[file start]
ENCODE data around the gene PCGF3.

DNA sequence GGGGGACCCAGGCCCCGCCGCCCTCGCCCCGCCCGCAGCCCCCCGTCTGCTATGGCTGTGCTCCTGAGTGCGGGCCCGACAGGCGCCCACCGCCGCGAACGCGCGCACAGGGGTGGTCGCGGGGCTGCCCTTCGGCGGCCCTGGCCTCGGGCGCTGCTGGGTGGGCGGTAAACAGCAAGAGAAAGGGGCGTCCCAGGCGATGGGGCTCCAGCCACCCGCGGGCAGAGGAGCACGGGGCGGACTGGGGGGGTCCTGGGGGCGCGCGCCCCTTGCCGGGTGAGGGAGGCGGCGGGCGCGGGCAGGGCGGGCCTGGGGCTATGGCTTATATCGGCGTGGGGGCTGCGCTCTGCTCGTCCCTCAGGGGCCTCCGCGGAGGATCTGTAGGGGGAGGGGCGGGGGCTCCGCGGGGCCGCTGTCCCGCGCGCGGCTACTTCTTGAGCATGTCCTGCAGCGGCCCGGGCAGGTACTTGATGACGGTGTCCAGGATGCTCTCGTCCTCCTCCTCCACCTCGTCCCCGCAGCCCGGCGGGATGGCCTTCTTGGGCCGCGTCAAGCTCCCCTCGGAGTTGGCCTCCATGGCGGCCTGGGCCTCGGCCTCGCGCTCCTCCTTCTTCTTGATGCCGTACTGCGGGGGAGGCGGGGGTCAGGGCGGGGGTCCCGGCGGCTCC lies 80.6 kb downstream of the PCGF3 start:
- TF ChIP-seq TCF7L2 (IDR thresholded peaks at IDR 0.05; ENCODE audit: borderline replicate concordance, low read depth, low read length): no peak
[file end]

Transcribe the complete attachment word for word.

ENCODE data around the gene PCGF3.

DNA sequence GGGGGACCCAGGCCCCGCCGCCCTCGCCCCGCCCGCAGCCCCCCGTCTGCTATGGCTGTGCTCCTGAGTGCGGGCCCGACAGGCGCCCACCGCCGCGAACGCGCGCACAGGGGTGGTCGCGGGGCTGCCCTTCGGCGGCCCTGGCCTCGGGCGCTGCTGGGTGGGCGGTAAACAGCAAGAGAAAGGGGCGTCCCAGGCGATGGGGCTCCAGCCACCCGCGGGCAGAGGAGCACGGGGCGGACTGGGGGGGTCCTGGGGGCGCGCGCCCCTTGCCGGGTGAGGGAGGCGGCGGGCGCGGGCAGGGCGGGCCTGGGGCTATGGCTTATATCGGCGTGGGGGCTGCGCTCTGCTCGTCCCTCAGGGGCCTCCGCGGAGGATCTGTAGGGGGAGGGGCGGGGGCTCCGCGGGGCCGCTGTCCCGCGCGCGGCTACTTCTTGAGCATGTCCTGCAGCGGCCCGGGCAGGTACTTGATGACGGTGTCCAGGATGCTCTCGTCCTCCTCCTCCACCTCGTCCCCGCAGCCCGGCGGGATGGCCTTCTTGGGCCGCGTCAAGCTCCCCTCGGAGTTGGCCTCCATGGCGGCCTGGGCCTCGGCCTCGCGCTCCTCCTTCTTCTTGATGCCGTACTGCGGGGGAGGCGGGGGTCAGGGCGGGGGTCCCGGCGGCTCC lies 80.6 kb downstream of the PCGF3 start:
- TF ChIP-seq TCF7L2 (IDR thresholded peaks at IDR 0.05; ENCODE audit: borderline replicate concordance, low read depth, low read length): no peak